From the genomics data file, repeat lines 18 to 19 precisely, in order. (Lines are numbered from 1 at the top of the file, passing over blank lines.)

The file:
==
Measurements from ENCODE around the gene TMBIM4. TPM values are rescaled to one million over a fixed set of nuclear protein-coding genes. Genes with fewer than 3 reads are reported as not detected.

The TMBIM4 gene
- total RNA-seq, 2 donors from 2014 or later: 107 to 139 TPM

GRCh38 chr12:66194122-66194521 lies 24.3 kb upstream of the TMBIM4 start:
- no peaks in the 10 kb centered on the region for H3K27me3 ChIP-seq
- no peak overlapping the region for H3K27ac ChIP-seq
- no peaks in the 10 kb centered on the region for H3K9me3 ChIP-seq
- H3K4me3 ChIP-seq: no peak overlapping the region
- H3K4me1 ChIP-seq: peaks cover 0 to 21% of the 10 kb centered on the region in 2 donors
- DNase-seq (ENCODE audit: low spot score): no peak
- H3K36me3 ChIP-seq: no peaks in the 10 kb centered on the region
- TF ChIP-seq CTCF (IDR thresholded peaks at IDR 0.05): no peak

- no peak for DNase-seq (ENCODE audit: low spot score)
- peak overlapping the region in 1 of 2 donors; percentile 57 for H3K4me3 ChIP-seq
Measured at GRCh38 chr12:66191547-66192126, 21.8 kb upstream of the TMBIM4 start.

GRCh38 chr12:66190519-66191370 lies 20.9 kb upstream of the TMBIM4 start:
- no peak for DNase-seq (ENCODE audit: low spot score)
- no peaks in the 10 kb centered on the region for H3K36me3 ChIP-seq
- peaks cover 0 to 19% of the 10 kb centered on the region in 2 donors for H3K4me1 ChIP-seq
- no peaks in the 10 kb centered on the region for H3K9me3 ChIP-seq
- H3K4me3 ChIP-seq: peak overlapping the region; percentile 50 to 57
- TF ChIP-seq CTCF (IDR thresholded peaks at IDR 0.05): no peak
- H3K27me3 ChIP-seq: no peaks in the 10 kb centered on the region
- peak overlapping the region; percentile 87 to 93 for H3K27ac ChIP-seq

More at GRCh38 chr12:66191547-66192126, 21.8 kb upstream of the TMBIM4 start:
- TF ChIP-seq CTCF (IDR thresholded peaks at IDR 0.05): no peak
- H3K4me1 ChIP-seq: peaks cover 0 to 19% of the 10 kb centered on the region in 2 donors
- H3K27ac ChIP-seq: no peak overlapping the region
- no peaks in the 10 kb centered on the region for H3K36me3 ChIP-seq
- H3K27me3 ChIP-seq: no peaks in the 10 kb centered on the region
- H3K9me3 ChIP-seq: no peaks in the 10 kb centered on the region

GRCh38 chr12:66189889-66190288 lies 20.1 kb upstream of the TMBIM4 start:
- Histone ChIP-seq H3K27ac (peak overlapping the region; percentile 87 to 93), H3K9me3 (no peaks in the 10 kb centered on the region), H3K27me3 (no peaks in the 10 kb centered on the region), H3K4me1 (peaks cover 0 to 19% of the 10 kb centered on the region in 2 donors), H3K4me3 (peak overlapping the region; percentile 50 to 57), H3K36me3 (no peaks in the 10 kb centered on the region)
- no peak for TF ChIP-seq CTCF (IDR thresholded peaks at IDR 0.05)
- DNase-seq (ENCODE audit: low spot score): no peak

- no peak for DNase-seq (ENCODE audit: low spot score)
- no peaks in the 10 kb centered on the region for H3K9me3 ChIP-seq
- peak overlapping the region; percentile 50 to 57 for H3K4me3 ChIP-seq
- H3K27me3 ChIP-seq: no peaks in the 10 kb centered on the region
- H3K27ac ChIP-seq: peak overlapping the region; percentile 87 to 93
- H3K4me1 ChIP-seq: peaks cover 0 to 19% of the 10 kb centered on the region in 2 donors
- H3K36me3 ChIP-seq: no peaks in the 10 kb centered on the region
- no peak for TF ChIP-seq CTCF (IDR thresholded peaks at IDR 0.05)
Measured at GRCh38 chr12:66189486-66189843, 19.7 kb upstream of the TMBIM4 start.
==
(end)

- no peaks in the 10 kb centered on the region for H3K36me3 ChIP-seq
- peaks cover 0 to 19% of the 10 kb centered on the region in 2 donors for H3K4me1 ChIP-seq